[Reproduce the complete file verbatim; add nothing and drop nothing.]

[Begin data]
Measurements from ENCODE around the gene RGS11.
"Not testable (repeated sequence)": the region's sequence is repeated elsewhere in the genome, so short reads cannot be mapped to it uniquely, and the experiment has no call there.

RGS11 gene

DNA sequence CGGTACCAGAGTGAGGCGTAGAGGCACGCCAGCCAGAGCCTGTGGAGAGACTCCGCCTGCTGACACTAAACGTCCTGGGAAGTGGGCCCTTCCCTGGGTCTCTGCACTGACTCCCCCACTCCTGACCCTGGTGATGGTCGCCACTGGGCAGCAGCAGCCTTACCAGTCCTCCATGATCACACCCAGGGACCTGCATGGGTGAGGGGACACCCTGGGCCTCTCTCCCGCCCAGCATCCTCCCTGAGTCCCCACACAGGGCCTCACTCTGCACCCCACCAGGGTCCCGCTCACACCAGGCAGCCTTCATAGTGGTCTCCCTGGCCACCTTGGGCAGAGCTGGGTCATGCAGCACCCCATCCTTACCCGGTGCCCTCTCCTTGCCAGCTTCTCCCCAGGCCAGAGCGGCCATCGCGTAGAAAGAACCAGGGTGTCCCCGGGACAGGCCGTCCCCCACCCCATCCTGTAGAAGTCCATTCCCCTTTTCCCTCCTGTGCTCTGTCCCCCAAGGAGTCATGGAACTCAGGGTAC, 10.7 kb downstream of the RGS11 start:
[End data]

Measurements from ENCODE around the gene RGS11.
"Not testable (repeated sequence)": the region's sequence is repeated elsewhere in the genome, so short reads cannot be mapped to it uniquely, and the experiment has no call there.

RGS11 gene

DNA sequence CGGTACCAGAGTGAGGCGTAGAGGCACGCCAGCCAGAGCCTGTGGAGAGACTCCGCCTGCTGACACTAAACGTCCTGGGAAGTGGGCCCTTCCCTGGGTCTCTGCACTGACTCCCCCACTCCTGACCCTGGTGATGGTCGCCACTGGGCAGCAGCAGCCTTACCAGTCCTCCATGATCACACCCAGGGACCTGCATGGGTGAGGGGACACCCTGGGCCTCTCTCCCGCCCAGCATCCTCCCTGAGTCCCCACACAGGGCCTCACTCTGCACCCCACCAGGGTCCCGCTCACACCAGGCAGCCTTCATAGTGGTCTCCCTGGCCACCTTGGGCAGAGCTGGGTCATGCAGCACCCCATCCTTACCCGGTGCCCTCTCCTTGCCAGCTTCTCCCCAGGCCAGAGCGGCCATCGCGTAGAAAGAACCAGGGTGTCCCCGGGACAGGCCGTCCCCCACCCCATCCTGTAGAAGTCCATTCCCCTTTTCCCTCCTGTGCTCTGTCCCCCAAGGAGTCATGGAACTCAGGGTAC, 10.7 kb downstream of the RGS11 start: